Saturday, January 05, 2013

Haiti In Fantino's Crosshairs

Julian Fantino -- who proclaimed before Christmas that Canada's foreign aid would be linked to Canadian corporate opportunities  -- announced this week that Canada was suspending aid to Haiti, that God-forsaken half of the island of Hispaniola:

“If I can put it to you bluntly, we will not be signing any more blank cheques,” Fantino said. “There will be expectations and accountability associated with future aid.”

The former head of the Ontario Provincial Police likes to be blunt. The problem is that, as he showed on the national defense file, he's clueless. If you want to know what's going on in Haiti, ask former Governor General -- and Haitian native -- Michaelle Jean, now the United Nations special envoy to the poorest nation in the Western Hemisphere:

Jean defended the slow pace of recovery in Haiti, noting that problems like corruption can be found everywhere, including in Canada. She also said that international donors could do a better job supporting the Haitian government’s own plans to build an economy fuelled by more than global charity.

Still trying to recover from the earthquake, Haiti was ravaged by a hurricane. The nation has endured the modern equivalent of the trials of Job. And before the earthquake and the hurricane, the island was despoiled as a French colony and by American companies paying starvation wages for the manufacture of plush animals which sold for premium prices elsewhere.

Thirty-five years ago, my wife and I visited a clinic, situated on the hills of Porte-au-Prince. It was surrounded by hovels, all of which lacked indoor plumbing. A toilet was a bucket. The contents were dumped on the path leading down to the street. While we were visiting, there was a sudden cloudburst. The refuse slopped down to the gutter, where a woman was bathing in a slough, formed in the aftermath of the storm.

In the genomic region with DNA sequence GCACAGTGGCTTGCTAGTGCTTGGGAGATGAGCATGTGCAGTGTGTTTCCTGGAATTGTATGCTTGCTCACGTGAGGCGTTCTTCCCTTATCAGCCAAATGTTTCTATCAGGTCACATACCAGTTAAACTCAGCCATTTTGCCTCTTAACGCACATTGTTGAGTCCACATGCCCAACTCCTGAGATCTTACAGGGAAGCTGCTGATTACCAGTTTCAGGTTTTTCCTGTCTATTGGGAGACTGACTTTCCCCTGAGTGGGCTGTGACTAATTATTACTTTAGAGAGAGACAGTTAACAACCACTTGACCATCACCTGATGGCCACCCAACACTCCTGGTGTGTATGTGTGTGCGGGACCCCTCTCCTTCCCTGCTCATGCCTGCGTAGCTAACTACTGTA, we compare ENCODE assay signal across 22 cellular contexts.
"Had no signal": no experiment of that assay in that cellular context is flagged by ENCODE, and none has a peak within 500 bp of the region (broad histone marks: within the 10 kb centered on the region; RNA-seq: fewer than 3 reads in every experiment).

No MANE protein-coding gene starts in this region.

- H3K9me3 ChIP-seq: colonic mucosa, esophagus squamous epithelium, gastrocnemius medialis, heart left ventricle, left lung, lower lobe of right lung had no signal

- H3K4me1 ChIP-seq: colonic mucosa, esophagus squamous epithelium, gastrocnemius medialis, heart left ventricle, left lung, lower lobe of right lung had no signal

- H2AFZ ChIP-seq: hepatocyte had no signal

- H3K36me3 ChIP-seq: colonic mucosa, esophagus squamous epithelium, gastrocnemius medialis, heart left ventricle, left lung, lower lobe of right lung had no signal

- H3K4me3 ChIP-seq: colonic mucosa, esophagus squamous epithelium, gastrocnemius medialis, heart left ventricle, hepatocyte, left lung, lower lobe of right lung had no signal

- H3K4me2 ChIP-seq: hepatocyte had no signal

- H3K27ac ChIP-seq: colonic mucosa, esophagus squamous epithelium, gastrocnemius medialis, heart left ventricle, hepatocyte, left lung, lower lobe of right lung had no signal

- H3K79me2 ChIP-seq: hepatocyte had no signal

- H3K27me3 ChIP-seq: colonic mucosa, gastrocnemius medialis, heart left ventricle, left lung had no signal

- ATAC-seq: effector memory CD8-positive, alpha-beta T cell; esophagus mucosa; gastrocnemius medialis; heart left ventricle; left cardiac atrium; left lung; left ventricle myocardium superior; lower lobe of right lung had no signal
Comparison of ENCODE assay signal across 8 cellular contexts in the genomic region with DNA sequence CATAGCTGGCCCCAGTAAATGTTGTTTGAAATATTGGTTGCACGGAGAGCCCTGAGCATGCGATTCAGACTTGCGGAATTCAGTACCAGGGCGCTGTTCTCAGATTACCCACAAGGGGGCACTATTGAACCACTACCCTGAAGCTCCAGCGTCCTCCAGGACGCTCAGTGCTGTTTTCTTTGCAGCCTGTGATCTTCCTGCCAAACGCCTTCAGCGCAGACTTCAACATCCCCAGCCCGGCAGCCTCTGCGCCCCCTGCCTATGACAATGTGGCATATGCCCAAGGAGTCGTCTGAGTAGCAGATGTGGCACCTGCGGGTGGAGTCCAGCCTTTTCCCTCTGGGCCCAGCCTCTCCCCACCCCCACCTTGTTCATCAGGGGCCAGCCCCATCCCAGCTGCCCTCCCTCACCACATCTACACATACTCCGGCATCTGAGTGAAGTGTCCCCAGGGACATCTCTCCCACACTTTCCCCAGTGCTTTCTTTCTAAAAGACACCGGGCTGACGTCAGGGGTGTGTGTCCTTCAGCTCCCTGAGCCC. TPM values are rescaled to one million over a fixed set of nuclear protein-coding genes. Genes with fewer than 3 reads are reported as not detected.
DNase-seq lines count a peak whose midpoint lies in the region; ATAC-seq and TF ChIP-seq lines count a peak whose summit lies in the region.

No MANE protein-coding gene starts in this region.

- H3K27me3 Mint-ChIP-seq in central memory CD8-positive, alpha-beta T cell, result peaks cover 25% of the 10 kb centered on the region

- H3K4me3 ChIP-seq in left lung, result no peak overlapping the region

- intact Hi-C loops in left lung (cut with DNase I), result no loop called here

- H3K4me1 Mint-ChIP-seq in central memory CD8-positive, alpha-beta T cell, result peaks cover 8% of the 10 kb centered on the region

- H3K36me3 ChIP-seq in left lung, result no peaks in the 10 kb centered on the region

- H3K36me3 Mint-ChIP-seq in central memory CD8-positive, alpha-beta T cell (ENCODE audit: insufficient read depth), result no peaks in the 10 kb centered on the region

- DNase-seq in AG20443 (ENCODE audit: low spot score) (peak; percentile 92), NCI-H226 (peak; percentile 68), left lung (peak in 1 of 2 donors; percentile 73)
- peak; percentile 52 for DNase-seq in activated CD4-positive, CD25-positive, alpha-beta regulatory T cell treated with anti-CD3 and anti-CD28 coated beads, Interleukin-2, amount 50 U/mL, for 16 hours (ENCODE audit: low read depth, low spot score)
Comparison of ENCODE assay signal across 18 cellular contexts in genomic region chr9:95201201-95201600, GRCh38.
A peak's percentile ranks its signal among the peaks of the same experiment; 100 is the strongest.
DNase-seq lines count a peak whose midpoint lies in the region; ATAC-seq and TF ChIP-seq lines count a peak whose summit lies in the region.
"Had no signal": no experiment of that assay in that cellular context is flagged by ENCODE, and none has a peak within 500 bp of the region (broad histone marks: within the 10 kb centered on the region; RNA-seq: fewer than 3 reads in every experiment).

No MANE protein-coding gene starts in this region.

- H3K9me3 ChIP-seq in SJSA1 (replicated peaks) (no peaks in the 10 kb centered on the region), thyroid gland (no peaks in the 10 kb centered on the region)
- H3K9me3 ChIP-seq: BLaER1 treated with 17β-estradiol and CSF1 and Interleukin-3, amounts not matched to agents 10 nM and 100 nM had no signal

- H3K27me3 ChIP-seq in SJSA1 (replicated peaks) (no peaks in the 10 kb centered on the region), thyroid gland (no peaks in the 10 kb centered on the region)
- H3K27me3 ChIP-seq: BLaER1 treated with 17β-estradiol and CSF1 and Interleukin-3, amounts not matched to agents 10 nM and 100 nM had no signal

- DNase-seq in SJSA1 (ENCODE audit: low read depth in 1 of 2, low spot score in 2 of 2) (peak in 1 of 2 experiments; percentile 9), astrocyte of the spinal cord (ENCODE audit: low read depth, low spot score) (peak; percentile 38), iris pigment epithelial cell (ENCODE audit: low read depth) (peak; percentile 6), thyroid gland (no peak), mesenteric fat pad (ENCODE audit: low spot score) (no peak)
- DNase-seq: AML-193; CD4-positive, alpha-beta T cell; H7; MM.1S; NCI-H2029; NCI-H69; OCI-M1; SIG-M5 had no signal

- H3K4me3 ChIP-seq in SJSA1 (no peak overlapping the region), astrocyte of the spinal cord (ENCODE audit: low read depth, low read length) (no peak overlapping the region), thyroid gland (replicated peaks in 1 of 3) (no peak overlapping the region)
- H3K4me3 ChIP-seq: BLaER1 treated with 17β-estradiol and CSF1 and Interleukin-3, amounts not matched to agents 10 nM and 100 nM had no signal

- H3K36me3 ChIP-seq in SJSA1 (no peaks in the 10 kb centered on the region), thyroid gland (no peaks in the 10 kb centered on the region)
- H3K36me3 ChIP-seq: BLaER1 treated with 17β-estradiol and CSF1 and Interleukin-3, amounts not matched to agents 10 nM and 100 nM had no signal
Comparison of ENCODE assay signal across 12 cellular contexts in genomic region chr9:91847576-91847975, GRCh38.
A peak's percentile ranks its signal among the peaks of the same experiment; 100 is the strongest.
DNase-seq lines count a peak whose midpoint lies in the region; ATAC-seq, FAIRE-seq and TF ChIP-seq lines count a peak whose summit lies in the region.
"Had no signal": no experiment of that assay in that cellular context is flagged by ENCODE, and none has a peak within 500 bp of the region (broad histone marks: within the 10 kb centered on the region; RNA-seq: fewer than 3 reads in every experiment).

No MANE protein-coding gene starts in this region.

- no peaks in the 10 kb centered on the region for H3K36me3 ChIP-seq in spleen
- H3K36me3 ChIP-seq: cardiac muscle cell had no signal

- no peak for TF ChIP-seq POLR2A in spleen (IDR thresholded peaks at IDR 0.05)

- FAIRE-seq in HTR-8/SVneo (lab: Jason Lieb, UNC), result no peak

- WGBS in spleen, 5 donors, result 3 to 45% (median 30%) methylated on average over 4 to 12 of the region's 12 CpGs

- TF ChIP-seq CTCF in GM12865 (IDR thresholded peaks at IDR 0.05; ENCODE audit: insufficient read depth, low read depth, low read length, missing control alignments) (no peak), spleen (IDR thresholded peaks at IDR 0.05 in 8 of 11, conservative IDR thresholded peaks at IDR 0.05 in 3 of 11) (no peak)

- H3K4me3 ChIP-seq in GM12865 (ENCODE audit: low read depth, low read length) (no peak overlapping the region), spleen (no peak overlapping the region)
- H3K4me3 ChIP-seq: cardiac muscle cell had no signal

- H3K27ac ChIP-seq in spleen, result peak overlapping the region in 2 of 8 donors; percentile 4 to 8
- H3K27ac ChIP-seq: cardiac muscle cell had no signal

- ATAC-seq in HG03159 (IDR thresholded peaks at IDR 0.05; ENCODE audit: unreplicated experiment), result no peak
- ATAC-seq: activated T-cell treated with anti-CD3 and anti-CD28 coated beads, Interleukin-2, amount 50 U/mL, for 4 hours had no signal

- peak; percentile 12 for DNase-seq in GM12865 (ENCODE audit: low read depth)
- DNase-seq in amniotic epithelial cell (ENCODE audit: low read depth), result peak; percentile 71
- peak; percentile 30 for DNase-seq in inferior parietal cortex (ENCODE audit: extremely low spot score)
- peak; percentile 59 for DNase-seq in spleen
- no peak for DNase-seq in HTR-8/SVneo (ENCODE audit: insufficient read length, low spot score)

And Mr. Fantino talks about accountability? He needs to take a Haitian bath.


Anonymous said...

Fantino, and Harper, must be getting frustrated, by the amount of time being wasted, not reopening the sweatshops. They are jobs, aren't they?.

Owen Gray said...

They are exactly the kind of jobs they favour, Anon. The cost of labour, they say, is too high.

Lorne said...

You have created an indelible image in the brief description of your Haitian visit. I hope you will write more about what you encountered during that time, as I suspect little has changed since you were there, Owen.

Owen Gray said...

Not much seems to change in Haiti, Lorne. Haitians are, indeed, the people Frantz Fanon used to call "the wretched of the earth."

thwap said...

Fantino, like Rob Ford, thinks on a very primal level. He responds based on gut instincts. He is probably genuinely appalled at the corruption and disorder in Haiti. The only problem is his total ignorance about the root causes of it. His short attention span means that he'll never be able to sit down and inform himself about these facts. He can't even be bothered to follow protocol and inform the necessary partners about his visceral responses.

Owen Gray said...

All kinds of people -- like Fantino -- are appalled by conditions in the Third World, thwap.

What they don't understand is that those conditions are linked to an economic system which favours the First World.

And people like Fantino are dedicated to keeping it that way. What's worse, they believe that some Third World economic policies would be good for the folks at home.

Anonymous said...

I have a business that is going to be doing some reconstruction work in Haiti this year. The biggest problem that I have seen is that within a few weeks of the original earthquake, the aid organisations had head hunted virtually all the trained staff from Haitian organisations. There is no way the Haitian Government can compete for staff when people are being offered six figure salaries by, say, the Red Cross. Evaluating, and planning for reconstruction has been made almost impossible. It is simplistic to say the least to accuse Haitians of mis-management, when all thier actual trained managers have been poached away!

ThinkingManNeil said...

A dirty cop who wants to promote the ongoing corporatist rape of the Third World; why am I not surprised?